The rule does not apply to individuals with coverage through Medicare, Medicaid, Indian Health Services, Veterans Affairs Health Care or TRICARE, since these programs already prohibit balance billing. The federal regulations also would establish requirements regarding initial payment or denial by health plans to providers, with health plans having 30 calendar days to make a payment or issue a denial notice after receiving a “clean claim.”
The MHA encourages American Hospital Association (AHA) members to register and participate in two upcoming webinars hosted by the AHA. A session to discuss the regulations will be held from 1 to 2 p.m. EDT July 21. A second webinar to discuss the association’s proposed input to the federal government will be held from 4 to 5 p.m. EDT Aug. 3.
The MHA also encourages members to review the proposed rule and contact Vickie Kunz at the MHA regarding any concerns by Aug. 27 and to submit comments on the interim final rule by Sept. 7.
“You want a friend in Washington? Get a dog.” – Harry S. Truman
I have a dog — a beautiful German Shepherd that joined our family in the midst of the pandemic. I know that many of you have a family dog too, and they are indeed wonderful friends. But as it turns out, the MHA family is also fortunate to have friends in Washington, DC, and never before has that been more important.
Hospitals and health systems play a key role in their local communities, both as healthcare providers and economic engines. While much of the funding, regulatory, and other public policy decision-making occurs at the local or state level, the truth is that federal politics has become increasingly important, as decisions made at the federal level can have profound impacts on the healthcare delivered in Michigan. The dramatic increase in enrollment for both Medicaid (a shared state/federal program) and Medicare (a strictly federal program) is just one of many reasons why.
Over the years, the MHA’s engagement at the federal level has increased dramatically, to the point where we have now established meaningful relationships with the entire Michigan congressional delegation and their staffers. These relationships were on display early in the pandemic when we were able to convene conference calls with our delegation — both Republicans and Democrats together on the line at the same time — to listen to our insights and requests and target much-needed assistance to our members who were dealing with a true crisis. We have done all the blocking and tackling that is instrumental to federal advocacy, including routine in-person visits to our delegation members’ DC offices, developing congressional district-specific data and talking points on key issues, coordinating closely with the government relations officers of our member health systems (including those with multistate operations), organizing fundraising events and much more.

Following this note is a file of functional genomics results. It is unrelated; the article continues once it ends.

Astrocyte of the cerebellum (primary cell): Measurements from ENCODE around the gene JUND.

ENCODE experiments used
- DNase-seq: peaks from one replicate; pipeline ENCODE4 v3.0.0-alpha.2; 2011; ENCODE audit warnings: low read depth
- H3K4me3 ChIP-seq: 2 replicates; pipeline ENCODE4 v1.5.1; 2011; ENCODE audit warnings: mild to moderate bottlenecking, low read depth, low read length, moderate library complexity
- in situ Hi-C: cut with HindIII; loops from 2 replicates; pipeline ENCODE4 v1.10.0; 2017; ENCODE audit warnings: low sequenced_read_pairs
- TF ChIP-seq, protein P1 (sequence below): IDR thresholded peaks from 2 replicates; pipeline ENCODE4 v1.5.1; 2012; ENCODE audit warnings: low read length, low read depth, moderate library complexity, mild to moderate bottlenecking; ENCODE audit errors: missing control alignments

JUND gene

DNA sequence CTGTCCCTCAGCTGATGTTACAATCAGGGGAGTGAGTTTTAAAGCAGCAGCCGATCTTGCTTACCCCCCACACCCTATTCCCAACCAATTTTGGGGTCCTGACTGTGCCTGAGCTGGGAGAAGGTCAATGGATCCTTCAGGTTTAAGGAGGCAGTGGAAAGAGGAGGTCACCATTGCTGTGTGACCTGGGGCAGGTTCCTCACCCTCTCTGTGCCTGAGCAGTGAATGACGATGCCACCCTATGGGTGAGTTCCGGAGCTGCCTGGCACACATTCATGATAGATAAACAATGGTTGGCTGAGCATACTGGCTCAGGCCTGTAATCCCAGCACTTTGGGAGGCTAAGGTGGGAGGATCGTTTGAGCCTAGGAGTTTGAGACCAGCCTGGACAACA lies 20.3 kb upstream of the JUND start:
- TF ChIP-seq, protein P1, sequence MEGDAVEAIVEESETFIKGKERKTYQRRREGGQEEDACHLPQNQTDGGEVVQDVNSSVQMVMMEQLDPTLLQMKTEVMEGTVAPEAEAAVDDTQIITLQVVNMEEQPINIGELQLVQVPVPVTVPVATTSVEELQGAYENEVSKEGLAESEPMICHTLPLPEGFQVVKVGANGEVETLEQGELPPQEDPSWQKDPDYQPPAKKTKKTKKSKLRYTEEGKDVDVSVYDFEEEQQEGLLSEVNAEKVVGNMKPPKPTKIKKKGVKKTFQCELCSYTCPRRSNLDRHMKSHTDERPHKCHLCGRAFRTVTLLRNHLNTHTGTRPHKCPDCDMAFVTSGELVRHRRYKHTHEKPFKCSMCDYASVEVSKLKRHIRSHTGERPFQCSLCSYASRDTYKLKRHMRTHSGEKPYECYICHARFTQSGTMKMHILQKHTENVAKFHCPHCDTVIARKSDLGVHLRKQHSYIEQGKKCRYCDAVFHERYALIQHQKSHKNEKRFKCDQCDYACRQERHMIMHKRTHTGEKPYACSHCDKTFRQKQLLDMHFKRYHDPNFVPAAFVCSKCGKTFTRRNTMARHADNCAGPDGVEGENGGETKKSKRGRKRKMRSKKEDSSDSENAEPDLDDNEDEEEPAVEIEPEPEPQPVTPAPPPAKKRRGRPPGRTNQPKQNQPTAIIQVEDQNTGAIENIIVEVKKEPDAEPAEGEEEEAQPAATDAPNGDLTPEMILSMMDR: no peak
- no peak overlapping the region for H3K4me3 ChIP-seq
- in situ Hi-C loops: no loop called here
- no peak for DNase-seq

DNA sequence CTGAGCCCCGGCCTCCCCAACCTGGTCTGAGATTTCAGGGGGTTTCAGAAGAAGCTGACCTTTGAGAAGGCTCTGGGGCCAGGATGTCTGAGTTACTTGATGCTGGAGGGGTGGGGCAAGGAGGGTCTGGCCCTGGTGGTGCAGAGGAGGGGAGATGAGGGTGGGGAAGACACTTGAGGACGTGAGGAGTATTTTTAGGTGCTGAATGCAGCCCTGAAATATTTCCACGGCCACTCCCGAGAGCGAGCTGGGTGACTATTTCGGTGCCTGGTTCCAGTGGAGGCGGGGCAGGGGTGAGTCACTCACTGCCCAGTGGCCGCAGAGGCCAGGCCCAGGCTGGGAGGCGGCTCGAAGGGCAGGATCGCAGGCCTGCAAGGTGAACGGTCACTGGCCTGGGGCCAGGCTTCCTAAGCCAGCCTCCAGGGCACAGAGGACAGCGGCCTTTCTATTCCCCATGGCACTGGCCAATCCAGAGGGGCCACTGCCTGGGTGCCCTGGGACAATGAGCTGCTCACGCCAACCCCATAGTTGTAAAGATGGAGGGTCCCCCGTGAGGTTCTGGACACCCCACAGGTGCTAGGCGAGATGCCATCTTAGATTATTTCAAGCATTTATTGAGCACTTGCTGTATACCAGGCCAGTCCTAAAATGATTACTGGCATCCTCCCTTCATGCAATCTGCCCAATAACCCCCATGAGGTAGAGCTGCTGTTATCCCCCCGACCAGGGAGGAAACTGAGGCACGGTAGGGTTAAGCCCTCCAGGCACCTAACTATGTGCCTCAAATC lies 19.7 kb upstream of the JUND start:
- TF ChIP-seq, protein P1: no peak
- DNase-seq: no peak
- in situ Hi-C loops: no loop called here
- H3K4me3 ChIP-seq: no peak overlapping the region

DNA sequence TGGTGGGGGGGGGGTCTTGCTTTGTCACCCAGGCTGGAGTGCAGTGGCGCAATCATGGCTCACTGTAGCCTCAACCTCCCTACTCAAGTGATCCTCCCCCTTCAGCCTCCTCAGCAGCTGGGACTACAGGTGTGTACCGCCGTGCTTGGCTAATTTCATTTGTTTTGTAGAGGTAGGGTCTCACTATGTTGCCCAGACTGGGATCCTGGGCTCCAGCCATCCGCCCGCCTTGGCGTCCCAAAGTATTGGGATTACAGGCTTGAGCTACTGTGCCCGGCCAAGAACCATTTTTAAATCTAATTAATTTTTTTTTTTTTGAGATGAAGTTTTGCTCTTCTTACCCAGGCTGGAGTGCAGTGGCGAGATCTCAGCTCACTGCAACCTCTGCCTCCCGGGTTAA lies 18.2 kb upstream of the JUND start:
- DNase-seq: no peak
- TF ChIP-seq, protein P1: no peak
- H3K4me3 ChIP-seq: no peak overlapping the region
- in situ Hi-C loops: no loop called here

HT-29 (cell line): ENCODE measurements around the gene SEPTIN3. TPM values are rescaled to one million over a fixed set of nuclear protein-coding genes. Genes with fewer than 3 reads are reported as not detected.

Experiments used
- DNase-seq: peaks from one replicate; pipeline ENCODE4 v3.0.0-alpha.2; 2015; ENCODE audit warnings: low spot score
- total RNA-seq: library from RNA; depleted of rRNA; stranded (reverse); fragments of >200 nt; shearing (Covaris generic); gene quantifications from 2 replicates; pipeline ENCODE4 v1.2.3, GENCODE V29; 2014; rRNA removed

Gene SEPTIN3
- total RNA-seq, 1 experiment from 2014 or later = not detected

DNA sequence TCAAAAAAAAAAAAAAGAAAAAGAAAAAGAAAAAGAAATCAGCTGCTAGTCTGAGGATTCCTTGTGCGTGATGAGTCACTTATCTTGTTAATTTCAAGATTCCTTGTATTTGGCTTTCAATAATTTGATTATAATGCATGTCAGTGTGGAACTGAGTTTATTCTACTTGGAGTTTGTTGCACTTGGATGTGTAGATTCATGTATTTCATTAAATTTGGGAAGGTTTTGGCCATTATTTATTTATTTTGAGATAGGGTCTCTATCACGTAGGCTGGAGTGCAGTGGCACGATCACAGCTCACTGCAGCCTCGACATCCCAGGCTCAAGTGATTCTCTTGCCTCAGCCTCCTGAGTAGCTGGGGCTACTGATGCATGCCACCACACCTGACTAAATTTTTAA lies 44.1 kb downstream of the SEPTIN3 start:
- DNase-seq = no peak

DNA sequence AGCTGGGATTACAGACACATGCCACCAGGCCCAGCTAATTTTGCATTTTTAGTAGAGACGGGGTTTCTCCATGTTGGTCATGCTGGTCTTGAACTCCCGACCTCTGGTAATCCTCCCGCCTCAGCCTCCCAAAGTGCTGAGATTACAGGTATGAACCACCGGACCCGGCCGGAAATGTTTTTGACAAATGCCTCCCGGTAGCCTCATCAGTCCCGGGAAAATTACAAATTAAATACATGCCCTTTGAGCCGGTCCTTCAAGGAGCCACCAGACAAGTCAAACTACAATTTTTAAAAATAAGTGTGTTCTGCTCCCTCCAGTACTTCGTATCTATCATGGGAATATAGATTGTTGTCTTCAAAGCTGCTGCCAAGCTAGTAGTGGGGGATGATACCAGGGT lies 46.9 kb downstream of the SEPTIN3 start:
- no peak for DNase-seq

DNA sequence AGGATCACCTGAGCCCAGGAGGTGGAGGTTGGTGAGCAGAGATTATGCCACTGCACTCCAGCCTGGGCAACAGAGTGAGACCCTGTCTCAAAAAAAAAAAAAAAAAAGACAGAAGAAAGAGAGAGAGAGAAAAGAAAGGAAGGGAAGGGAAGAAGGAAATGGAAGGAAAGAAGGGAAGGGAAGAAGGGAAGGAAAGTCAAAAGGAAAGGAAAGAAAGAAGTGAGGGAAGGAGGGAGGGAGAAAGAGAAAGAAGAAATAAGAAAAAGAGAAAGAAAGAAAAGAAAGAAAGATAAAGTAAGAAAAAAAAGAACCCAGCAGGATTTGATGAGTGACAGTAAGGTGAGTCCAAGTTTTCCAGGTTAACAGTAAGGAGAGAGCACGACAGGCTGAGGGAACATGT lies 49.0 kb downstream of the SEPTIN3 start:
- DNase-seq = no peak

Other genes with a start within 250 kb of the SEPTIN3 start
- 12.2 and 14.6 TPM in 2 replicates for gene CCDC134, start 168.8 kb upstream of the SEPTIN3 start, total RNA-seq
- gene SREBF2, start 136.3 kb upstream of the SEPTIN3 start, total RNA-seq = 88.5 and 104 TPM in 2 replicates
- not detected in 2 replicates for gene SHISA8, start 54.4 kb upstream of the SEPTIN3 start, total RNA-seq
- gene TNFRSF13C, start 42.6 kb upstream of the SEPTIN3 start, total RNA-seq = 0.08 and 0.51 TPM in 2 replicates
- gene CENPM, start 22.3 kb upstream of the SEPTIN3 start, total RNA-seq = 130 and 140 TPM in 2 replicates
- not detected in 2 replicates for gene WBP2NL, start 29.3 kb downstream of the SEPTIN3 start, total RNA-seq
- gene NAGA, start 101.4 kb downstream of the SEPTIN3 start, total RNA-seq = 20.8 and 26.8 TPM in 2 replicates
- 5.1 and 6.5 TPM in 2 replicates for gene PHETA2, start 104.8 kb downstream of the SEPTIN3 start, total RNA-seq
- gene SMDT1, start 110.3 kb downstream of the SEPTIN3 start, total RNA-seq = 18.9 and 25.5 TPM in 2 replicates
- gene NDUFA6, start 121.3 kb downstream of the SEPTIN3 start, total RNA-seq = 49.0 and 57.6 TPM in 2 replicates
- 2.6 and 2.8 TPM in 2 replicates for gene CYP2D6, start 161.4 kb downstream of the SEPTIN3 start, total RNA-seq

We are fortunate to have a very close partner in this regard: the American Hospital Association. I’m happy to share that more than 100 of our Michigan community hospitals are also AHA members, a penetration rate that puts Michigan in the very top tier nationally. As a result, our voice is heard clearly as many Michigan healthcare executives are actively involved in the policymaking process of the AHA, serving on various committee and task forces, including the AHA’s Regional Policy Boards. In this manner, we are able to identify needs unique to our region and provide direct input on public policy — and political strategy — to the AHA. On that note, we are fortunate that Michigan’s own Wright Lassiter, president and CEO of Henry Ford Health System, is now the chair-elect of the AHA Board.
In addition, the MHA’s political action committee, Health PAC, also has a formal working partnership with the AHAPAC, allowing us to support our members of Congress in this important way.
Recent examples of this partnership in action include our advocacy to protect the Affordable Care Act (ACA), as well as the 340B Drug Pricing Program, and our efforts to combat the COVID-19 pandemic. Several weeks ago, the United States Supreme Court released its opinion in the California v. Texas case that challenged the constitutionality of the ACA. The opinion reversed the Fifth Circuit’s judgement in the matter and upheld the constitutionality of the ACA. The MHA was formally involved in the case, as we joined a number of other state hospital associations in filing an amicus brief with the Supreme Court. We are very pleased with this outcome, which will help to preserve coverage for as many Michiganders as possible — a key MHA priority.